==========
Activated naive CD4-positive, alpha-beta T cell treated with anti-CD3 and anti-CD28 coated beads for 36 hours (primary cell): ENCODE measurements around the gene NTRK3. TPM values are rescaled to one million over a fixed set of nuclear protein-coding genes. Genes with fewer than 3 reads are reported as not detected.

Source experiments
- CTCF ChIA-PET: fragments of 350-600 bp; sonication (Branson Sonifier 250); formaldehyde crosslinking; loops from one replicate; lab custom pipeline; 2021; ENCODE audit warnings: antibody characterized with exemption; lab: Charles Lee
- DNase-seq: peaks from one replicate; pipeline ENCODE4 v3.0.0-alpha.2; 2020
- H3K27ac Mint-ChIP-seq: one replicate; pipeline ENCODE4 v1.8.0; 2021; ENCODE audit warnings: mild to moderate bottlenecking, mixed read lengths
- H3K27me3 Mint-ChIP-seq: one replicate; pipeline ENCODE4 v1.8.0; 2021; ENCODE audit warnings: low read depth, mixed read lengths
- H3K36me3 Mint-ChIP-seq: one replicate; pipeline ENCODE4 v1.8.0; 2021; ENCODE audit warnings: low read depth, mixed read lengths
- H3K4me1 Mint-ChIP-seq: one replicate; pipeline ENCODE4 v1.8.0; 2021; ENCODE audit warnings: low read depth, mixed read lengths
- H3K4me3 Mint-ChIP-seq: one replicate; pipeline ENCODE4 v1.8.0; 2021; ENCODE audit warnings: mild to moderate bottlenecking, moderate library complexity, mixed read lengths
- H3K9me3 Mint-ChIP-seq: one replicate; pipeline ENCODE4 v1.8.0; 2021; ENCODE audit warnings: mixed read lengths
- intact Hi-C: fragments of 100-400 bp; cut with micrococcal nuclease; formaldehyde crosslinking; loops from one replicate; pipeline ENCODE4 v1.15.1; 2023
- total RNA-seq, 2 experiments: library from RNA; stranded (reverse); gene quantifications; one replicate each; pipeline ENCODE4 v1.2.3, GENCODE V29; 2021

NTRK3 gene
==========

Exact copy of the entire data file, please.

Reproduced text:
Activated naive CD4-positive, alpha-beta T cell treated with anti-CD3 and anti-CD28 coated beads for 36 hours (primary cell): ENCODE measurements around the gene NTRK3. TPM values are rescaled to one million over a fixed set of nuclear protein-coding genes. Genes with fewer than 3 reads are reported as not detected.

Source experiments
- CTCF ChIA-PET: fragments of 350-600 bp; sonication (Branson Sonifier 250); formaldehyde crosslinking; loops from one replicate; lab custom pipeline; 2021; ENCODE audit warnings: antibody characterized with exemption; lab: Charles Lee
- DNase-seq: peaks from one replicate; pipeline ENCODE4 v3.0.0-alpha.2; 2020
- H3K27ac Mint-ChIP-seq: one replicate; pipeline ENCODE4 v1.8.0; 2021; ENCODE audit warnings: mild to moderate bottlenecking, mixed read lengths
- H3K27me3 Mint-ChIP-seq: one replicate; pipeline ENCODE4 v1.8.0; 2021; ENCODE audit warnings: low read depth, mixed read lengths
- H3K36me3 Mint-ChIP-seq: one replicate; pipeline ENCODE4 v1.8.0; 2021; ENCODE audit warnings: low read depth, mixed read lengths
- H3K4me1 Mint-ChIP-seq: one replicate; pipeline ENCODE4 v1.8.0; 2021; ENCODE audit warnings: low read depth, mixed read lengths
- H3K4me3 Mint-ChIP-seq: one replicate; pipeline ENCODE4 v1.8.0; 2021; ENCODE audit warnings: mild to moderate bottlenecking, moderate library complexity, mixed read lengths
- H3K9me3 Mint-ChIP-seq: one replicate; pipeline ENCODE4 v1.8.0; 2021; ENCODE audit warnings: mixed read lengths
- intact Hi-C: fragments of 100-400 bp; cut with micrococcal nuclease; formaldehyde crosslinking; loops from one replicate; pipeline ENCODE4 v1.15.1; 2023
- total RNA-seq, 2 experiments: library from RNA; stranded (reverse); gene quantifications; one replicate each; pipeline ENCODE4 v1.2.3, GENCODE V29; 2021

NTRK3 gene